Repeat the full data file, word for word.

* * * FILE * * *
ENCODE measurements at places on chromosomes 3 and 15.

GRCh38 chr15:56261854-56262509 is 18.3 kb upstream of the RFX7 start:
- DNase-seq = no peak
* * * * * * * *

ENCODE measurements at places on chromosomes 3 and 15.

GRCh38 chr15:56261854-56262509 is 18.3 kb upstream of the RFX7 start:
- DNase-seq = no peak